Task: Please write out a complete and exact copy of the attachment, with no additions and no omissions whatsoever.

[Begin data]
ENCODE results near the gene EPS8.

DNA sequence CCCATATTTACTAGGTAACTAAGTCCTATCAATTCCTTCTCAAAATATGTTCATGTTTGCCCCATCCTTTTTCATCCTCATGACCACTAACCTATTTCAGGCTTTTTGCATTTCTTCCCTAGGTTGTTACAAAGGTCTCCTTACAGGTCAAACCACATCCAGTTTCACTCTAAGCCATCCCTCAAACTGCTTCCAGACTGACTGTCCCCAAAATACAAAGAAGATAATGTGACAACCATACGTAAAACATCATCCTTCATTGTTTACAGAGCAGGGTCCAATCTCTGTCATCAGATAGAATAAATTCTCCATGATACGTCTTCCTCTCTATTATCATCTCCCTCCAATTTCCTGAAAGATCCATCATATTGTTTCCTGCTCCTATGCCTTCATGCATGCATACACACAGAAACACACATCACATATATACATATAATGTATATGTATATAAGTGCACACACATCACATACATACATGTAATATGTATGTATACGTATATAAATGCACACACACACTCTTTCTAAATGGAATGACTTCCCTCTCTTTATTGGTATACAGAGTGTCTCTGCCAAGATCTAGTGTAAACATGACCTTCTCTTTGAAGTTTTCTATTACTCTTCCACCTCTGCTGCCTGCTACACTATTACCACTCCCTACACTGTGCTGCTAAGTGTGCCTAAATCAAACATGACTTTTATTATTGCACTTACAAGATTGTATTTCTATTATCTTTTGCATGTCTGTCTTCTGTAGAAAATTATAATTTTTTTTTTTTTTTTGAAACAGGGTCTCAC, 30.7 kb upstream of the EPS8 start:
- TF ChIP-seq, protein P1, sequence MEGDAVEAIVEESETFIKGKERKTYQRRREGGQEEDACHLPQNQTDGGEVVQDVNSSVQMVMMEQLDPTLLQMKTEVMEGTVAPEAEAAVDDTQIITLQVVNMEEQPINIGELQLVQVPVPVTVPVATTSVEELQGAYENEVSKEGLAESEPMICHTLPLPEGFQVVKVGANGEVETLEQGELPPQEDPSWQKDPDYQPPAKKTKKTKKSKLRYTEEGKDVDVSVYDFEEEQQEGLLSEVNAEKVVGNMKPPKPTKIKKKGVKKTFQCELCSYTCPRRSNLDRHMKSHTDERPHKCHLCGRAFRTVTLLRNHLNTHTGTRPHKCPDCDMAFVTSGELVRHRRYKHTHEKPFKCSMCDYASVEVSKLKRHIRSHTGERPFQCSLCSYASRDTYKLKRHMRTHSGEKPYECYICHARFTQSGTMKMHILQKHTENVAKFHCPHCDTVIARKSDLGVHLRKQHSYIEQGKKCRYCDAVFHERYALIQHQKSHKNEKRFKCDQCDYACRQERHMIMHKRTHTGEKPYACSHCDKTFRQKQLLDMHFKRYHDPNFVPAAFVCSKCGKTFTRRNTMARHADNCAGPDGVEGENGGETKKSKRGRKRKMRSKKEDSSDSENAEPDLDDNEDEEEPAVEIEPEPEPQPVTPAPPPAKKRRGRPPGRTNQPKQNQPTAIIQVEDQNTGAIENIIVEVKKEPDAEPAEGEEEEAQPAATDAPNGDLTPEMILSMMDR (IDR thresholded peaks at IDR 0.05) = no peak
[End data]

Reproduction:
ENCODE results near the gene EPS8.

DNA sequence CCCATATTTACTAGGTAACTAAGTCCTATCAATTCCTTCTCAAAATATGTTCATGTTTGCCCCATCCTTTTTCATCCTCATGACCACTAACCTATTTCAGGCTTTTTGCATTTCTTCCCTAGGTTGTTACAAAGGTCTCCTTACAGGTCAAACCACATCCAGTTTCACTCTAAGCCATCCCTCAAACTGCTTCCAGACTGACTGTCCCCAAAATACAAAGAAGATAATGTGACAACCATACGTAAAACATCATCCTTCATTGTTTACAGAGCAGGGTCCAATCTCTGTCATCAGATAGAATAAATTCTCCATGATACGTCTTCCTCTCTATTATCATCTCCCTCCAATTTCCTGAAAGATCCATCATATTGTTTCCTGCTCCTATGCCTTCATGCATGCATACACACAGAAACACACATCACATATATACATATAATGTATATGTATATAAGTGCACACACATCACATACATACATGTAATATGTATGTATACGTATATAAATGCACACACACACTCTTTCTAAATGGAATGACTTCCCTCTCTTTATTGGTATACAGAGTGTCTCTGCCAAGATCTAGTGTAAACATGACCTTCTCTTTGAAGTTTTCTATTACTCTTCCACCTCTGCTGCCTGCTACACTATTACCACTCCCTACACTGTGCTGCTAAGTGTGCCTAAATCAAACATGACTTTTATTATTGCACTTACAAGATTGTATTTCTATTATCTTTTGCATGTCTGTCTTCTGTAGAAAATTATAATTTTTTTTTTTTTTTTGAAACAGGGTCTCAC, 30.7 kb upstream of the EPS8 start:
- TF ChIP-seq, protein P1, sequence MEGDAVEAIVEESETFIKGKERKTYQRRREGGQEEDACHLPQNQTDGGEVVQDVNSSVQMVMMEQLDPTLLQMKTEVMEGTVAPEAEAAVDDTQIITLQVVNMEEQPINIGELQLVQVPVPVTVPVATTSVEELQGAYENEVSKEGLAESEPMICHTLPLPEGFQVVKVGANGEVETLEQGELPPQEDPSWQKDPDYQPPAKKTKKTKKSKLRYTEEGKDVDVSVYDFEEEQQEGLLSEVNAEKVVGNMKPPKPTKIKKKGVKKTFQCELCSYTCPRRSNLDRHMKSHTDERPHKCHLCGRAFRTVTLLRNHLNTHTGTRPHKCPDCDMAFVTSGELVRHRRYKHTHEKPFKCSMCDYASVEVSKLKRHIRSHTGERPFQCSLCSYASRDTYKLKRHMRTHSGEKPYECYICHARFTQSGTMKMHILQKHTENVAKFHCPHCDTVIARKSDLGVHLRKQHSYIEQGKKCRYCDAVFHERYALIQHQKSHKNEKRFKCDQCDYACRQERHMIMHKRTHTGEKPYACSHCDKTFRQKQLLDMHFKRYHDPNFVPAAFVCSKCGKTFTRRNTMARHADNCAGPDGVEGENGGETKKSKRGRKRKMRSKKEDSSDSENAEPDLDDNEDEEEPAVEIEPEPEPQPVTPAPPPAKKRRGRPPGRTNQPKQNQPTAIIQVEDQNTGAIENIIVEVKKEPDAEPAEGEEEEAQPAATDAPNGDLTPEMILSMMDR (IDR thresholded peaks at IDR 0.05) = no peak